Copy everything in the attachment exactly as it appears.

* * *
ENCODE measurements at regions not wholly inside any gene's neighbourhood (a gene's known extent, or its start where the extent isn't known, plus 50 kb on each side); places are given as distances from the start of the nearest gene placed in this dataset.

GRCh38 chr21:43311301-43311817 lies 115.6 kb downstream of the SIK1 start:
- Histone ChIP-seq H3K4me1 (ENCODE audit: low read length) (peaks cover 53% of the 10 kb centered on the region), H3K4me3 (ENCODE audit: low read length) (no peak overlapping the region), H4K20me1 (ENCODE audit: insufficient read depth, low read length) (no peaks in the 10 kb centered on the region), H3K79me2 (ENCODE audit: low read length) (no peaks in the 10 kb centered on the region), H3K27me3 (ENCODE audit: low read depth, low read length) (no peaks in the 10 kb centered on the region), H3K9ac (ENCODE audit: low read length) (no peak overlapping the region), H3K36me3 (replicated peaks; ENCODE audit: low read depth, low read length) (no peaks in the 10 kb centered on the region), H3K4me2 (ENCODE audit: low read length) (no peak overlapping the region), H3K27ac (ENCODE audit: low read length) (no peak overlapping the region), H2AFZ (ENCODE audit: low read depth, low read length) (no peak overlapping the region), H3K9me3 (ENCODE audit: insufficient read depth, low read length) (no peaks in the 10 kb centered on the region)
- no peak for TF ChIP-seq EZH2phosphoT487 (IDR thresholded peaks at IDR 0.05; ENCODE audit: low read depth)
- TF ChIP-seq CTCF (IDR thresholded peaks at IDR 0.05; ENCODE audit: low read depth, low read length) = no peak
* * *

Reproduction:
ENCODE measurements at regions not wholly inside any gene's neighbourhood (a gene's known extent, or its start where the extent isn't known, plus 50 kb on each side); places are given as distances from the start of the nearest gene placed in this dataset.

GRCh38 chr21:43311301-43311817 lies 115.6 kb downstream of the SIK1 start:
- Histone ChIP-seq H3K4me1 (ENCODE audit: low read length) (peaks cover 53% of the 10 kb centered on the region), H3K4me3 (ENCODE audit: low read length) (no peak overlapping the region), H4K20me1 (ENCODE audit: insufficient read depth, low read length) (no peaks in the 10 kb centered on the region), H3K79me2 (ENCODE audit: low read length) (no peaks in the 10 kb centered on the region), H3K27me3 (ENCODE audit: low read depth, low read length) (no peaks in the 10 kb centered on the region), H3K9ac (ENCODE audit: low read length) (no peak overlapping the region), H3K36me3 (replicated peaks; ENCODE audit: low read depth, low read length) (no peaks in the 10 kb centered on the region), H3K4me2 (ENCODE audit: low read length) (no peak overlapping the region), H3K27ac (ENCODE audit: low read length) (no peak overlapping the region), H2AFZ (ENCODE audit: low read depth, low read length) (no peak overlapping the region), H3K9me3 (ENCODE audit: insufficient read depth, low read length) (no peaks in the 10 kb centered on the region)
- no peak for TF ChIP-seq EZH2phosphoT487 (IDR thresholded peaks at IDR 0.05; ENCODE audit: low read depth)
- TF ChIP-seq CTCF (IDR thresholded peaks at IDR 0.05; ENCODE audit: low read depth, low read length) = no peak